Fancy Word Day: Longueur


One of the things that I just adore about reading on my Kindle (which I do about 50% of the time, owing to my need for instant reading gratification) is the ability to click on a word I don't know and find out its definition immediately. One of the downsides of my constant reading is that very often, I can't remember where I read something. Anyway, recently, in this way, I came across the word "longueur." Turns out, it's one of those words that means sort of what you think it might:

If you have worked with me or taken one of my classes, you know that I am ALL about the entertainment factor of your writing. I love sensory writing and armchair travel and exploring new worlds. But sometimes, writers can get a bit waylaid by their own descriptions and wind up with long passages that are pretty to read, but nothing actually happens. There is a fine line between "world-building" or a reflective, descriptive passage and the attention span of your reader starting to wander.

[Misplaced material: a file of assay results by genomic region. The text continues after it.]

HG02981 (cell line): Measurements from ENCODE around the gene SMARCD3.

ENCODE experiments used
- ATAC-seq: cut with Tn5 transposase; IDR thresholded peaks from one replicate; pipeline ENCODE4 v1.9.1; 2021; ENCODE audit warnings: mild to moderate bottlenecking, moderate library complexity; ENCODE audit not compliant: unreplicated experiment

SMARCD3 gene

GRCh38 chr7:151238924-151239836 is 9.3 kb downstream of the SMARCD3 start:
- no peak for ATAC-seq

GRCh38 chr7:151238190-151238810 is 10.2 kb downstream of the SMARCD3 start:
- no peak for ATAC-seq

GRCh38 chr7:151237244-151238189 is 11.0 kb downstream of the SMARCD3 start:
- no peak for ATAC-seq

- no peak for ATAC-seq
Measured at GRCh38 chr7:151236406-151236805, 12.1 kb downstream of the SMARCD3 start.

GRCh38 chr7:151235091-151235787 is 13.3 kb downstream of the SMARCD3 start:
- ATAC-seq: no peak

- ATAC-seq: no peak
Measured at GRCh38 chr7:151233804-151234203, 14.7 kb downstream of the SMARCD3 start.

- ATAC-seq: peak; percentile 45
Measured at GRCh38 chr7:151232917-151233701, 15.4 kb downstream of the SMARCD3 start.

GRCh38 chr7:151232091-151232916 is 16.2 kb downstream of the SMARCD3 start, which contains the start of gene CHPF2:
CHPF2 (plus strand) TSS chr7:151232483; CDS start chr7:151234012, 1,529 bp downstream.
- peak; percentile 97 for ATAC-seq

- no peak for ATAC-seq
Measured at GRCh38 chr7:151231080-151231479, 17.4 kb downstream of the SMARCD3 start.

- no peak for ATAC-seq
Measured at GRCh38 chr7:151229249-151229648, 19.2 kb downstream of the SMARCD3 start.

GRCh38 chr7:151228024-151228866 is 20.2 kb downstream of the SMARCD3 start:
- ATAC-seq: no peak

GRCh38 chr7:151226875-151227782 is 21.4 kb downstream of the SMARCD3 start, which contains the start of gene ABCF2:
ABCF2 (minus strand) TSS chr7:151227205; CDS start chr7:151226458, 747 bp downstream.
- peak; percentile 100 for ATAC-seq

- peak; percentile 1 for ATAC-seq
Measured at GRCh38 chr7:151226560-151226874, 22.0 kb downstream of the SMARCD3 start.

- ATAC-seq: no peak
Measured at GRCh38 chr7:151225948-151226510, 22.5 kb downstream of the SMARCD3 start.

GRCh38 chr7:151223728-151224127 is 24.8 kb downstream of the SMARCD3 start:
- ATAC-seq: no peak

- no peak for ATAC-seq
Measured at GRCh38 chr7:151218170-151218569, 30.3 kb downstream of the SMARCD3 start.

If you read books, you have experienced this yourself. You find yourself having read a couple of pages, but you were a bit checked out. Or you stop and flip backward or forward in the book to see when the action picks up again. It's human nature.


Be sure to ask yourself what the "beat" or action is in your chapter. Yes, there are descriptions and contemplative moments - but what happens in the chapter? What pushes the story forward? Losing the attention of your reader is a very, very bad thing. Will they care enough to jump back into your story? Will they recommend your book to a friend?


Often, overwritten, overly-long passages are a symptom of a writer who is having too much fun, reveling in their own words, getting caught up in the lovely dance with the muse. And those are all beautiful things - it's such a feeling, isn't it? But in the draft, your reader will hopefully read - you need to cut back on those darlings, avoid story sprawl, and keep the momentum of your story going. Don't let the fancy Frenchness of longueur, smother the exciting action of your story!